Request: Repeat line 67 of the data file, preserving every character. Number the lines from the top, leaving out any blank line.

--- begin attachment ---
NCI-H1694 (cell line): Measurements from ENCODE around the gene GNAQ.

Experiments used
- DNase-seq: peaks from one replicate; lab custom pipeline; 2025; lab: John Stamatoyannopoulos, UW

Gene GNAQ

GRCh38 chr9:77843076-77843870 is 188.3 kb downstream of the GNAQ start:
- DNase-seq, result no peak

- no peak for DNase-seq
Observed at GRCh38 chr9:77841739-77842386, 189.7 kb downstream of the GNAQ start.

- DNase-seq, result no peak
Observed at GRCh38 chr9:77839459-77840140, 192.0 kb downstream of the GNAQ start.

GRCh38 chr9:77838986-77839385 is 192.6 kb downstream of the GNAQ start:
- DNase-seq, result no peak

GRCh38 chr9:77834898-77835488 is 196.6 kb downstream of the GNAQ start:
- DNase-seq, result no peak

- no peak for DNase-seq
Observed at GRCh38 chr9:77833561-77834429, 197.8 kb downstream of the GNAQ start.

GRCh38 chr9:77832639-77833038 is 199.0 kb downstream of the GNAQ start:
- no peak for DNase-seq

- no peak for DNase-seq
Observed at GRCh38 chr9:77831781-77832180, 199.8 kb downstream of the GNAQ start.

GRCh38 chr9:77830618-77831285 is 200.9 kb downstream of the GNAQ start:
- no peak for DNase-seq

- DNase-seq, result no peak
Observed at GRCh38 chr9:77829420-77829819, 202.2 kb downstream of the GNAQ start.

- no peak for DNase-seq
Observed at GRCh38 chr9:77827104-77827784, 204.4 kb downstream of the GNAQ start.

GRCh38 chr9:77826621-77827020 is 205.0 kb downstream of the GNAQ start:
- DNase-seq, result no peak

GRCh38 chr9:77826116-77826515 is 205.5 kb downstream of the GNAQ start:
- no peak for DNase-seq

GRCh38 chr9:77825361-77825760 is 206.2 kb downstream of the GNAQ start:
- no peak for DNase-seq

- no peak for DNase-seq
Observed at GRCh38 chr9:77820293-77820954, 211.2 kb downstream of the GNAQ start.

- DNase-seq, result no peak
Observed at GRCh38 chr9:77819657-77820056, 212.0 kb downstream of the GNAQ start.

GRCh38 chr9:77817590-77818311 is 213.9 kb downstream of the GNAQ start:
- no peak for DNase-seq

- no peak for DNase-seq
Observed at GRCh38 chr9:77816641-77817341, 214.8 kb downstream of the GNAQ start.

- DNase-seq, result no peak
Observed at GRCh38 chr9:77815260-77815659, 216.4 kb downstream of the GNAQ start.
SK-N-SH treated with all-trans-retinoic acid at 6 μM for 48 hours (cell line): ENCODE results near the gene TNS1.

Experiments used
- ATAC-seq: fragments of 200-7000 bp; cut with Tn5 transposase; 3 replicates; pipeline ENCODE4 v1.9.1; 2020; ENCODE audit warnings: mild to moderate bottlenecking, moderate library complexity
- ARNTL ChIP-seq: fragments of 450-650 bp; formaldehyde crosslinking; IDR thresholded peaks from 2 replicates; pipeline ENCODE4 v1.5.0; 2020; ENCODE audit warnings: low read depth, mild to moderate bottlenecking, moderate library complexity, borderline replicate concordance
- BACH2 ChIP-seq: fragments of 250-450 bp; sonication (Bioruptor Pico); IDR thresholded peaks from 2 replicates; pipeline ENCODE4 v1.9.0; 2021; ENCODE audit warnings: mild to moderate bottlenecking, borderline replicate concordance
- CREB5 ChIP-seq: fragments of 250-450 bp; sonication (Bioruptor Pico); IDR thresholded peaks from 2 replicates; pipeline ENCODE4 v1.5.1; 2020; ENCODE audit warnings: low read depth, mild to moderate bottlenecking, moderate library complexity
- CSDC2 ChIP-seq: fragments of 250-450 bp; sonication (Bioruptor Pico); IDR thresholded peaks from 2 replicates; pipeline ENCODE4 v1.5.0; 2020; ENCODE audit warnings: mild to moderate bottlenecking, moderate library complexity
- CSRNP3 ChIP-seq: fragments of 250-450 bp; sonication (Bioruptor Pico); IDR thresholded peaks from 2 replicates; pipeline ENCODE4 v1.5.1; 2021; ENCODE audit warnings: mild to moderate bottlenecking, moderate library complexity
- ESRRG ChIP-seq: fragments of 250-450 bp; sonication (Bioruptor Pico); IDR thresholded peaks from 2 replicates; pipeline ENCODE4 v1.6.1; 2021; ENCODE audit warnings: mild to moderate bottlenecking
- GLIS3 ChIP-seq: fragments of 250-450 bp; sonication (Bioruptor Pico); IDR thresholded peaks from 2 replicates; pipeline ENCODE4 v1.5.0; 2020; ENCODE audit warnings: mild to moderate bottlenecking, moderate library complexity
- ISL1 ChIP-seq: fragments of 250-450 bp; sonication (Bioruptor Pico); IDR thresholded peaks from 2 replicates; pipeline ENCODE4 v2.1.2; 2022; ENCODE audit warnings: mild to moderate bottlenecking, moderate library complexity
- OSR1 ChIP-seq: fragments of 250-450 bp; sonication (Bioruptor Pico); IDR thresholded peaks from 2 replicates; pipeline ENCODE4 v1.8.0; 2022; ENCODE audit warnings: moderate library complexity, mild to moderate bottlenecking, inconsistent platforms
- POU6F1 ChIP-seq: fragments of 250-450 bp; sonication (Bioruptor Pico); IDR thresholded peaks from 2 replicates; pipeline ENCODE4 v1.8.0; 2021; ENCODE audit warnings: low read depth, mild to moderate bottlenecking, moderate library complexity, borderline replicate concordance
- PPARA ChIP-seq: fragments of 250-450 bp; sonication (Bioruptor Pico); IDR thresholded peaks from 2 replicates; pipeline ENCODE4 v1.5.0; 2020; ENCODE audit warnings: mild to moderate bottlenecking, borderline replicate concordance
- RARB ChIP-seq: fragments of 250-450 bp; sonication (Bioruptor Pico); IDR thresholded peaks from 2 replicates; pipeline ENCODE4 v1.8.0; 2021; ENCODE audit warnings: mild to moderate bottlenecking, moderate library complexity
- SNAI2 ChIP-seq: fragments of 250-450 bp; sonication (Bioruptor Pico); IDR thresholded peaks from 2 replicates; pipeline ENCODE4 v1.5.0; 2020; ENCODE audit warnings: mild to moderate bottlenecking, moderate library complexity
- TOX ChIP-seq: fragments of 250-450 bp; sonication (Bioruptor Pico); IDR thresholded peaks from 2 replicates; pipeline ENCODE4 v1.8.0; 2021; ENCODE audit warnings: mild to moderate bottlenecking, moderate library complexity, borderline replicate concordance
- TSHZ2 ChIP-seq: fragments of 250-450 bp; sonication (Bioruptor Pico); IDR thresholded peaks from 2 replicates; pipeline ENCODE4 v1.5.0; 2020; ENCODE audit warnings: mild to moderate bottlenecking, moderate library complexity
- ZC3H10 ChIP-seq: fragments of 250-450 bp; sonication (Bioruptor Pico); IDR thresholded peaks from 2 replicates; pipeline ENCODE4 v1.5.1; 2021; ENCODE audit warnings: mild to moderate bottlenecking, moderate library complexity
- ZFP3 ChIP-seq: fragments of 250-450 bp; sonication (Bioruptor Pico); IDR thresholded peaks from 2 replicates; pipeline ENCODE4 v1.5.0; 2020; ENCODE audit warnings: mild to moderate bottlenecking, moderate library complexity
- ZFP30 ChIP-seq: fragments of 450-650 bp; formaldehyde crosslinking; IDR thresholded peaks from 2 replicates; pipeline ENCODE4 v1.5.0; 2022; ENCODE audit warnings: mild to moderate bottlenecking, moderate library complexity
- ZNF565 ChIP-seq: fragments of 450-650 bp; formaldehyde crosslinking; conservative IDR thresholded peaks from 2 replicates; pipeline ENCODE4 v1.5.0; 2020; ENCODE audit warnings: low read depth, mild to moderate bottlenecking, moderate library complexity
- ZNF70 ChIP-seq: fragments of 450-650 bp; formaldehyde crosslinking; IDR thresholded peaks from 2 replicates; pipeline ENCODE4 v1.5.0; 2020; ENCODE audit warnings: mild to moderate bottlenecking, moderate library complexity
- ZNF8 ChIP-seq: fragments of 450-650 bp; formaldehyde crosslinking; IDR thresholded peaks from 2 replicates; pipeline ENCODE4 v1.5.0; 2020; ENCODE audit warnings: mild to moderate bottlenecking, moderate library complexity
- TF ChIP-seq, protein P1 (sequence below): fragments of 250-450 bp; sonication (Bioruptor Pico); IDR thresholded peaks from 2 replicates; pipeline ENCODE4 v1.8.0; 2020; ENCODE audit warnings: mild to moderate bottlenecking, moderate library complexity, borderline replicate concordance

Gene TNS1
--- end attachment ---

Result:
- TF ChIP-seq, protein P1 (sequence below): fragments of 250-450 bp; sonication (Bioruptor Pico); IDR thresholded peaks from 2 replicates; pipeline ENCODE4 v1.8.0; 2020; ENCODE audit warnings: mild to moderate bottlenecking, moderate library complexity, borderline replicate concordance